#10 Sex protects against diseases of the skin

Making love regularly releases a flood of hormones in the body, called “hormones of happiness.” They contain testosterone. With age, testosterone levels decrease. So having sex provides a good level of testosterone in the body.

This hormone plays another important role: it keeps the bones and muscles healthy, not to mention the youthful appearance of the skin.

#11 Sex protects against breast cancer

Orgasm can help to prevent the onset of breast cancer. An Australian study suggests that breast stimulation in women releases a hormone called oxytocin. The precise study states due to oxytocin being released in large quantities during orgasm, frequent sexual activity could have a protective role against this type of cancer.

#12 Sex protects against cardiovascular disease

Sex is very beneficial for your heart. A study at Queen’s University Belfast shows that making love three times a week reduces by half the risk of heart attack or stroke. In women, sex increases the production of estrogen, known to fight against heart disease. And there’s good news for men too: another study published in the Journal of Epidemiology and Community Health says that sex twice or more a week reduced the risk of fatal heart attack; 50% more compared to men who have sex only once a month.

#13 Sex improves esteem

It is known that as appetite increases eating; the more you have sex, the more you’ll crave it. To enhance sexual arousal, the body gives off a very large amount of pheromones, which, like an aphrodisiac, make you even more attractive for your partner.

Feeling wanted makes women and guys feel attractive and proves that it’s an excellent tonic for our self-esteem!

#14 Sex increases self-control

Having sex regularly soothes and reduces stress. It provides mutual fulfillment and self-confidence among both partners. A recent study in Scotland showed that sexually active people are more likely to keep their cool and manage stressful situations.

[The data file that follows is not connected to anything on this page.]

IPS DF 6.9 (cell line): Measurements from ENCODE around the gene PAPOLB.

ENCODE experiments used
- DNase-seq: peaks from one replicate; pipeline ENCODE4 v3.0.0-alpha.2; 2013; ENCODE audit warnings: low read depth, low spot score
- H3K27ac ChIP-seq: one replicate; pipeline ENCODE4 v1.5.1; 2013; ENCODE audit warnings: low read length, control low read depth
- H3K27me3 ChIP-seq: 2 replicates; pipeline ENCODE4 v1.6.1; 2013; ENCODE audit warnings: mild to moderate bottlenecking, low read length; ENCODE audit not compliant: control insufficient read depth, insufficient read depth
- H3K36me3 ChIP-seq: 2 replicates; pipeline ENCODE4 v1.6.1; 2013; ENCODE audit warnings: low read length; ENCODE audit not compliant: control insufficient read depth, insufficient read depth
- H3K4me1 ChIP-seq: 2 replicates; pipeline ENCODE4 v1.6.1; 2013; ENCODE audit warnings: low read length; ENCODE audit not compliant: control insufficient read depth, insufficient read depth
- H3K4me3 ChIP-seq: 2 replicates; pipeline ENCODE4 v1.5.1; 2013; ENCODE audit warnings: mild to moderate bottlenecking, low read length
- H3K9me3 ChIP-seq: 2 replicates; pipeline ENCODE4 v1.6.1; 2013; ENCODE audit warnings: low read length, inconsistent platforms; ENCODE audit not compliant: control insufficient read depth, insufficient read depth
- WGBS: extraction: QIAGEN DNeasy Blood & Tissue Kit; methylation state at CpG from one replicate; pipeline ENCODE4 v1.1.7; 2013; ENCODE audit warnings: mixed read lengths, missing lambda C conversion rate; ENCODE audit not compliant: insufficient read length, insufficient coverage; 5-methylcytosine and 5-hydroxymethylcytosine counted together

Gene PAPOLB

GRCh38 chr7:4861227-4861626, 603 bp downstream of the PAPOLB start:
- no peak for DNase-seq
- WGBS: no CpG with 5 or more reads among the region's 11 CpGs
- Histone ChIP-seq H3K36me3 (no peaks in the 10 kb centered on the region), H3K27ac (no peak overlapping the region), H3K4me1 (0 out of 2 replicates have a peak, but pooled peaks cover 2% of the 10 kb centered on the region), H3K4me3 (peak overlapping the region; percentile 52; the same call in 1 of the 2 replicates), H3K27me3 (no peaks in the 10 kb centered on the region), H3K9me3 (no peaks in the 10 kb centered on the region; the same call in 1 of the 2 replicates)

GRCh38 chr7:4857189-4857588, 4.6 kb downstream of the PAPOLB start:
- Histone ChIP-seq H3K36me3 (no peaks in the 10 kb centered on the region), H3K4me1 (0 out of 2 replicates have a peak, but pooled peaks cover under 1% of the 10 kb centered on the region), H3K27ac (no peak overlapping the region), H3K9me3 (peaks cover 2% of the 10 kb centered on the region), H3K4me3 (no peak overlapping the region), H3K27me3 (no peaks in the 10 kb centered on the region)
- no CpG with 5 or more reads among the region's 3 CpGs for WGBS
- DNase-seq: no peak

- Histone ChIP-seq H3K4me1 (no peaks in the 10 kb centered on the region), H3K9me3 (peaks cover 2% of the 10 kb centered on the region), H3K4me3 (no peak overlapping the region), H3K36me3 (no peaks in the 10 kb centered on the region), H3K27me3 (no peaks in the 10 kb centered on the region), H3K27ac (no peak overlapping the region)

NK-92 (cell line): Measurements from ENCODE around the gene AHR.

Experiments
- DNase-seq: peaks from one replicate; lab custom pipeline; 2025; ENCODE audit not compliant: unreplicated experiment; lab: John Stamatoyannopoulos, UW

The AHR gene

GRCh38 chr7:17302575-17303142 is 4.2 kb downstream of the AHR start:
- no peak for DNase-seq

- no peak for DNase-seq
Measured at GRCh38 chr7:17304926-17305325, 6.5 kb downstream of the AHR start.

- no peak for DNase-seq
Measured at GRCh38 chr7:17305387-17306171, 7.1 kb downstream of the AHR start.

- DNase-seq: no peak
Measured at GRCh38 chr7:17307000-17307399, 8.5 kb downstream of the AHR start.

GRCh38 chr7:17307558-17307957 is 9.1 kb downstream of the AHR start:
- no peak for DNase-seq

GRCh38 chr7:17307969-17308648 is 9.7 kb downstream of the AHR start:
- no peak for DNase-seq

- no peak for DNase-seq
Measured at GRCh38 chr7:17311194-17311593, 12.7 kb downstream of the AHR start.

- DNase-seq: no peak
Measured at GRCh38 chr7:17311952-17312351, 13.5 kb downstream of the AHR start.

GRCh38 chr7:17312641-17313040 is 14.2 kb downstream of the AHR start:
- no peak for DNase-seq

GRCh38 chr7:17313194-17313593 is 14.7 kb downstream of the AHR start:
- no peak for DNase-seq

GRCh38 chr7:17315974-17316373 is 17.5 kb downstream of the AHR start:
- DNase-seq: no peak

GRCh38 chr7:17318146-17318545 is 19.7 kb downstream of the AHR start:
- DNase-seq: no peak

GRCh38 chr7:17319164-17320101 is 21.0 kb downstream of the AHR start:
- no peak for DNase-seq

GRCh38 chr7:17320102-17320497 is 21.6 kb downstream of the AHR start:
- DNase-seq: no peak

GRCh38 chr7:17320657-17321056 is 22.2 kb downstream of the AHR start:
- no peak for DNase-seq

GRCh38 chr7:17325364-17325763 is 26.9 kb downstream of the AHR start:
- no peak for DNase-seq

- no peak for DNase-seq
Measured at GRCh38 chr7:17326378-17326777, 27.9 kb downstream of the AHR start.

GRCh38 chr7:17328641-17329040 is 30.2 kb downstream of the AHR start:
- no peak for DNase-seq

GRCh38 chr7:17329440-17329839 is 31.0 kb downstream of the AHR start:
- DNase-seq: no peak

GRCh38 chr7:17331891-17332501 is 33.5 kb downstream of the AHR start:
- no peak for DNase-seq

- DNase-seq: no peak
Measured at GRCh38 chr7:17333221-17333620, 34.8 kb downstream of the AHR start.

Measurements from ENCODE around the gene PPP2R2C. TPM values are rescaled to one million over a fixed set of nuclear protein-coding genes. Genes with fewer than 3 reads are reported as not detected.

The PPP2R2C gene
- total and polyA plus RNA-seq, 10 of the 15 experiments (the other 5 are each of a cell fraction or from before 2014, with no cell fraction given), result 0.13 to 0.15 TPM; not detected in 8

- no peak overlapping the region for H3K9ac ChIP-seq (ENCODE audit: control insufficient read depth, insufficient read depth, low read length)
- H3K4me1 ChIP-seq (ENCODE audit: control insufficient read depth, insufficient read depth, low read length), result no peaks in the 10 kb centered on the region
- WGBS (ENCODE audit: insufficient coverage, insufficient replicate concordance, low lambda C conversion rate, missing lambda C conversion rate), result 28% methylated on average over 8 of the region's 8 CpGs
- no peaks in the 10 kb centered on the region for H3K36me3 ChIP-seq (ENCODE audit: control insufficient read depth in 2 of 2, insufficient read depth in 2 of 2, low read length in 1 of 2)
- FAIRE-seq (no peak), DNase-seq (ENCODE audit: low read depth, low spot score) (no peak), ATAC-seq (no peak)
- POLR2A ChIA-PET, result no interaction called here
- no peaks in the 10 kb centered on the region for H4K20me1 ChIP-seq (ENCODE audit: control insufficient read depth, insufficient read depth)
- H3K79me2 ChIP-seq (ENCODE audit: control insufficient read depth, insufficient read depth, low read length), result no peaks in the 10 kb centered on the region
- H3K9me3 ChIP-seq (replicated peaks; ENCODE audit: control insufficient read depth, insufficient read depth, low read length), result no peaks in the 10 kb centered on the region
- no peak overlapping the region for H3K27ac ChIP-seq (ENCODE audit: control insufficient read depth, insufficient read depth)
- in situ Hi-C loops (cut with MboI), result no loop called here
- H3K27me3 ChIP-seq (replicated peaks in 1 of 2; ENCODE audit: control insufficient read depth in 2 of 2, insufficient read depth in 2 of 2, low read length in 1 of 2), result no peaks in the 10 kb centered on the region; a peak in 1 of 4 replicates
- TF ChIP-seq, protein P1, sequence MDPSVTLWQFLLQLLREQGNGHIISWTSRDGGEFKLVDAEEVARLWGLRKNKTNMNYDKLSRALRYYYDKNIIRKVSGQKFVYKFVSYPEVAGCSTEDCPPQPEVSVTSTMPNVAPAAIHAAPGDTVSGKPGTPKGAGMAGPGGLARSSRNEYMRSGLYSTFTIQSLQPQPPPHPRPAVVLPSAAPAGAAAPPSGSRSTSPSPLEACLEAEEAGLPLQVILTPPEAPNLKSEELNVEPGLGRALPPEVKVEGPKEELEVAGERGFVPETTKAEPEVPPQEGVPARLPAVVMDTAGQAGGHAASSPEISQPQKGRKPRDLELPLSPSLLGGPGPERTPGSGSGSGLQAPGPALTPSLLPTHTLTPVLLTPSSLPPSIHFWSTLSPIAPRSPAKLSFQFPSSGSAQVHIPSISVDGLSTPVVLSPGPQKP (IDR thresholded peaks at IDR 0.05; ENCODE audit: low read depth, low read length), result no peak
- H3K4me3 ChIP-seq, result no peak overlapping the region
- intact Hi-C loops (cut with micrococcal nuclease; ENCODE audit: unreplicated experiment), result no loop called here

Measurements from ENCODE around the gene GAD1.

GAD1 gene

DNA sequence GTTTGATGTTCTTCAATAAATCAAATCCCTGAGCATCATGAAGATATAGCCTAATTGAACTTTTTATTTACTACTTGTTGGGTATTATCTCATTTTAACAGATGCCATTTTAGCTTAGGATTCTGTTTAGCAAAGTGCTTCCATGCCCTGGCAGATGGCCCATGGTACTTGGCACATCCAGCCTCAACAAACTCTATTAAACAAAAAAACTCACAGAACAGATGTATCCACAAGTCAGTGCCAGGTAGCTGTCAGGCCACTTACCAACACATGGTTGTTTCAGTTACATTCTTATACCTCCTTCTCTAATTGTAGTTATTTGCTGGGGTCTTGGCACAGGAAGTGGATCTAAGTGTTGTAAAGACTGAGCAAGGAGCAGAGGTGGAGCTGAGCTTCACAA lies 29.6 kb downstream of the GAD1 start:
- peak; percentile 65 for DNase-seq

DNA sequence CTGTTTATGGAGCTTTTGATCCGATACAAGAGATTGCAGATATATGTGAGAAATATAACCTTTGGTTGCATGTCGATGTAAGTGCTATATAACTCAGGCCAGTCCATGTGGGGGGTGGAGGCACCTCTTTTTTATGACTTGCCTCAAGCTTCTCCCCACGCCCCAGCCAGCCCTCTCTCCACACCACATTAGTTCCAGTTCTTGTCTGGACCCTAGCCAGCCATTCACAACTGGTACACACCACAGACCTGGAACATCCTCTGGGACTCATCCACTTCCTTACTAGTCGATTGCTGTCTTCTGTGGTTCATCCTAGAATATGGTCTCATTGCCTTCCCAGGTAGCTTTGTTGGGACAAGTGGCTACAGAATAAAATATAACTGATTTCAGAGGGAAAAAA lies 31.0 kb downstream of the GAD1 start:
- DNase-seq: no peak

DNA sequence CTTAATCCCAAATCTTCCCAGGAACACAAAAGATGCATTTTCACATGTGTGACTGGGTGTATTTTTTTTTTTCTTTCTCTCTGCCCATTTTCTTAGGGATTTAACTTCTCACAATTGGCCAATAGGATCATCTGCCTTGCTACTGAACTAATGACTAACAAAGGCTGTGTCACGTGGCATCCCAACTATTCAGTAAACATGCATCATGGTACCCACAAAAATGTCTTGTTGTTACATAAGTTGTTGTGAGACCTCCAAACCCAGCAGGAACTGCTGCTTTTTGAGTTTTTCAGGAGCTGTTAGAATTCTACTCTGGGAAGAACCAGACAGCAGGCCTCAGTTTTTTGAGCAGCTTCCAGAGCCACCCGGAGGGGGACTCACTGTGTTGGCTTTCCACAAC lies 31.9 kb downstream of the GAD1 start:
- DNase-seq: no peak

#14 Sex protects against Influenza and asthma

According to researchers, making love at least once or twice a week increases the production of antibodies (immunoglobulin A) that protects us from viral infections such as Influenza. Sex is a natural antihistamine: it fights asthma as well as hay fever.

#16 Having sex increases your lifetime

Sex not only makes you feel younger but research shows it can actually slow the aging process. When you reach orgasm, the body secretes DHEA (dehydroepiandrosterone or prasterone), a hormone known to improve the health of the immune system, while also repairing tissue that helps keep skin supple. DHEA also promotes the production of other hormones such as estrogen, which can prolong life by improving cardiovascular health. This indeed proves that sex truly rejuvenates!

A 1981 study showed that the mortality rate among those over seventy years was lower among men who were still sexually active …

#17 Sex invigorates your pelvis

Kegel exercises involve contracting and relaxing the pelvic muscles. Experts recommend that women practice kegels every day to prepare for the demands of pregnancy. However, in order for results to be effective, your pelvic muscles must be exercised daily. Fortunately, there is another way to strengthen these muscles. In fact, without realizing it, making love tones your pelvis. And the more the muscles are toned, the greater the pleasure during sex is.

#18 Sex helps to protects women against mental illness

According to a study, sperm, when absorbed by a woman, assists with regulating her hormones and thereby reducing the risk of mental illness.

#19 Sex heals back pain

It has been shown in studies that vaginal stimulation has the effect of increasing tolerance to pain. Self-stimulation of the clitoris also exerts an analgesic effect. According to researchers, this type of stimulation can relieve pain caused by menstrual cramps, arthritis, back pain and various other ailments.

#20 Sex and kissing protects against cavities

Kissing each day keeps the dentist away. Saliva cleanses and decreases the level of acid which causes cavities and prevents against dental plaque.

According to a French study, analgesic, in saliva, called Opiorphin relieves physical pain and inflammation-related pain.

#21 Sex assists with easing the symptoms of Sickle cell disease

During intercourse, the heart beats faster and thus increases the oxygen level in the blood and the rate of blood flow. These two natural responses help to prevent sickling of red blood cells and thrombosis.

#22 Sex contributes to overall happiness

The moments of pleasure and affection that we share with our partner remains invaluable. These moments of close intimacy strengthen your relationship with your partner and with yourself.

Economists from the University of Warwick had fun comparing how sex and money contributed to happiness. After interviewing 16,000 people, the main finding is that those who are happiest are also those who have sex the most. And the impact appears to be stronger among individuals with higher levels of education. In addition, a higher income…

Complete Article HERE!